The newly released Bank of Uganda (BoU) Monetary Policy Report indicates that economic activity has picked up since the easing of the lockdown in July 2021 however the effects of the lockdown and the remaining restrictions are likely to continue weighing on growth for FY 2021/22.
According to the report, the outlook remains overcast by the future path of the pandemic, especially a major mutation of the virus that could severely undermine vaccine effectiveness and delay both domestic and global economic recovery.
Private sector credit extension remains hesitant due to perceived risk that continues to significantly impair private investment, compromising the quality of financial market information and lenders’ ability to assess the viability of borrowers and investment projects. In addition to spillovers from the rising commodity prices, especially of crude oil and other inputs, global supply chain disruptions could restrain economic growth in the near term.
“Domestic inflation generally remains benign despite higher global inflationary pressures, largely on account of the persistent negative output gaps. Inflation is expected to be lower than projected in the Aug-21 forecast round, but it is anticipated to rise towards the 5% target in the medium-term as the output gap begins to close in 2023 quarter one,” reads in part of the report.
BoU said the upside risks to inflation include a more depreciated exchange rate, higher commodity prices and higher domestic services inflation. The downside risks largely revolve around the possibility of 3rd and 4th waves of the virus outbreaks. Nevertheless, the balance of risks is now tilted to the upside.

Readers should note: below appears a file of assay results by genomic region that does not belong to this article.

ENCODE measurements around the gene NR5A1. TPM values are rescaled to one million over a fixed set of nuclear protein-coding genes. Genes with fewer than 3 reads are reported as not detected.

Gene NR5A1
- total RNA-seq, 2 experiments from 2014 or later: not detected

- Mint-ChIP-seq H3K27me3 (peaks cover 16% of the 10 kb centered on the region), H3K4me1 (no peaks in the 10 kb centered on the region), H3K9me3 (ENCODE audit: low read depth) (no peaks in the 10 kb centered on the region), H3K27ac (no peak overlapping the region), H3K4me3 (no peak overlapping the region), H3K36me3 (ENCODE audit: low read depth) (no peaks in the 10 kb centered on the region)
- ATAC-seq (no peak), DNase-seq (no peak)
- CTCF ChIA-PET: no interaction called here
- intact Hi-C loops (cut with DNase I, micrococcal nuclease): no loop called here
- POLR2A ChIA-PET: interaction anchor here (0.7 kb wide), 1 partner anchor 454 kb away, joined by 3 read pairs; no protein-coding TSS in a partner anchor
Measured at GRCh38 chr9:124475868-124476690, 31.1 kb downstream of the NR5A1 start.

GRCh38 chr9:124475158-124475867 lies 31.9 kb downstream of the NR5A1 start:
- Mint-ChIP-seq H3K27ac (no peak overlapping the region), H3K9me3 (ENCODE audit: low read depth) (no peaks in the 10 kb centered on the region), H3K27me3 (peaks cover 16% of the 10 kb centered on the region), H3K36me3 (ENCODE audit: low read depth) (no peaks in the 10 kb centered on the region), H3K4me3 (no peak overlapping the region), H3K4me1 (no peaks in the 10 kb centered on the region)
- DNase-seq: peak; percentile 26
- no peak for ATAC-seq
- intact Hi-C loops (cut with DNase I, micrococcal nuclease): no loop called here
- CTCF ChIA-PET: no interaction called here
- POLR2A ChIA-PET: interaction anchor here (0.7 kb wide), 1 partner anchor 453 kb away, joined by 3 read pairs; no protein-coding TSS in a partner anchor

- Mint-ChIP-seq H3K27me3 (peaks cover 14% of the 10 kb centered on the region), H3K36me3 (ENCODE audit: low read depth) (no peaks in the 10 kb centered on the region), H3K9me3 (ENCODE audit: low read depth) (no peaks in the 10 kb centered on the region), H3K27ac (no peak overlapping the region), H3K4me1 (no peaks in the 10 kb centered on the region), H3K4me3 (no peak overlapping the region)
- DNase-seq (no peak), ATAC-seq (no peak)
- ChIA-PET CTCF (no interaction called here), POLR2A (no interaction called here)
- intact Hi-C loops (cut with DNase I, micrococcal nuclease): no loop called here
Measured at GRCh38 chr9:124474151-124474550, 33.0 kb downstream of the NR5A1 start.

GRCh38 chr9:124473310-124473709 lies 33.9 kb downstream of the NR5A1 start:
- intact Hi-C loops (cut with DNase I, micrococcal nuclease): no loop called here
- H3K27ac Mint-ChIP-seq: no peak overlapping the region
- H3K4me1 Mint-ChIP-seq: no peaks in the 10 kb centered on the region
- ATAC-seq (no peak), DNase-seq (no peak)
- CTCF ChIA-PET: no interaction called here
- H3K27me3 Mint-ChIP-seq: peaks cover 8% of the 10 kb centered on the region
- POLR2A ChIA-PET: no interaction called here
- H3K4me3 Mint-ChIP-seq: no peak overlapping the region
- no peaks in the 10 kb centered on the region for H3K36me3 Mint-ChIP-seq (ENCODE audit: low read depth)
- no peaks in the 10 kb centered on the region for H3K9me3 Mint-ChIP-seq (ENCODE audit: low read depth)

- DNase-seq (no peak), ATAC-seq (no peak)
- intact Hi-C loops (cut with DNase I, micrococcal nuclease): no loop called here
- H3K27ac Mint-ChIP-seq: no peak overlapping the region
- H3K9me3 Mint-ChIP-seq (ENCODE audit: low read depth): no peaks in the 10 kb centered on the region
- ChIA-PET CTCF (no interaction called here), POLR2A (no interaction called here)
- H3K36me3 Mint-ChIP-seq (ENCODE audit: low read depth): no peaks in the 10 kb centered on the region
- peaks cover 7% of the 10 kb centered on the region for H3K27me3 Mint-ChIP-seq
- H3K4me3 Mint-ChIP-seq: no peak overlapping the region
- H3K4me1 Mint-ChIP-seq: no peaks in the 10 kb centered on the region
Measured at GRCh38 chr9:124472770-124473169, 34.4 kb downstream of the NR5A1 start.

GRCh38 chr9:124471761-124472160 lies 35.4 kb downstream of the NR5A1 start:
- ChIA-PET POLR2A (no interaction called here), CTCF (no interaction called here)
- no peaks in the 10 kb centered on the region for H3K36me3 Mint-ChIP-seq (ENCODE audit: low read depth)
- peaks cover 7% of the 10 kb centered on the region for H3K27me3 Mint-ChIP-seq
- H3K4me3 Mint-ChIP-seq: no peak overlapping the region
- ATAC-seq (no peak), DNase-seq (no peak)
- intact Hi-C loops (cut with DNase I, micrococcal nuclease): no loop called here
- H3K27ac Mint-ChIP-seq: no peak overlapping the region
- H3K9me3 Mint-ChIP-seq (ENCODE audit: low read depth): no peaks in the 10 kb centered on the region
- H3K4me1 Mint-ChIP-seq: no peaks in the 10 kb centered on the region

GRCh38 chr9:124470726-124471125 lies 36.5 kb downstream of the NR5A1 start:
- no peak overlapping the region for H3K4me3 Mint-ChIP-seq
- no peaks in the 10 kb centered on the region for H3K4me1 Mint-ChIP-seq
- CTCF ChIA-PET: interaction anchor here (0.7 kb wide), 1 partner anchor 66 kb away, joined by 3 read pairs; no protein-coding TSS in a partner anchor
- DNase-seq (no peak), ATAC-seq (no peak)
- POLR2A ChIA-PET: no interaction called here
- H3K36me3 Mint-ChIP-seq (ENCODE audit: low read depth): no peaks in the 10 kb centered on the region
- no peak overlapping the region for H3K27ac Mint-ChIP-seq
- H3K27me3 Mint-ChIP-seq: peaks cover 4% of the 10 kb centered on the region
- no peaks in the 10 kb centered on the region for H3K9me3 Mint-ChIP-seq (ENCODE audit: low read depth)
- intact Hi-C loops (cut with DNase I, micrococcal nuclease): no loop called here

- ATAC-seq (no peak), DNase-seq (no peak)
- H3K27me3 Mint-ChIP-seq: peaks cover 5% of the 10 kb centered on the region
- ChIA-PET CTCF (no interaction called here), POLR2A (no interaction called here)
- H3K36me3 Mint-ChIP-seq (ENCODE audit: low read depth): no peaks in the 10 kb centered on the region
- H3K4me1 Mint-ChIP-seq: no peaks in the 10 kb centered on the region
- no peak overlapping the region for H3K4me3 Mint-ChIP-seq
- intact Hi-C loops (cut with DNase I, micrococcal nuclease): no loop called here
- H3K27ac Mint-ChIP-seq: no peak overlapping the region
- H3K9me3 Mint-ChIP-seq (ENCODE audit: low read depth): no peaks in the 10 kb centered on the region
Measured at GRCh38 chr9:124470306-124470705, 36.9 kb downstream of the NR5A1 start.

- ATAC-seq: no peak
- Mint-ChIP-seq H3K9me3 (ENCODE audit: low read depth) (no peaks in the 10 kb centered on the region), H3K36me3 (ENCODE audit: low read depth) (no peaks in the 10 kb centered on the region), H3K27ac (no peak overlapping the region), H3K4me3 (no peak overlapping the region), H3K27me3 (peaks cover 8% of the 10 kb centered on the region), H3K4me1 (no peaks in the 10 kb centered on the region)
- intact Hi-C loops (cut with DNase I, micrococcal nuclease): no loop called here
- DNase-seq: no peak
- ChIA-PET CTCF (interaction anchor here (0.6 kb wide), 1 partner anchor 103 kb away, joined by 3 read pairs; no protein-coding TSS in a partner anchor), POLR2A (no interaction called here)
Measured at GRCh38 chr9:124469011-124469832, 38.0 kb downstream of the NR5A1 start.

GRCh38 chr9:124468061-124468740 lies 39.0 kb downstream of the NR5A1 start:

Against this backdrop, the Bank of Uganda has maintained 6.5 percent. This decision would be consistent with meeting the inflation target of five percent sustainably in the medium term.
The report shows that Value of loan applications fell, to Shs. 3.86 trillion in the quarter to August 2021 from Shs. 5.41 trillion in the quarter to May 2021, reflecting reduced demand due to the slow pace of economic recovery.
“Value of loan approvals also fell to Shs. 2.26 trillion in the quarter to August 2021 from Shs. 2.36 trillion in the quarter to May 2021 as lenders exerted caution driven by lockdown measures. Wider uptake of vaccines and opening up of some sectors of the economy may increase business activity in turn leading to increased supply and demand for credit in the near-term,” BoU revealed.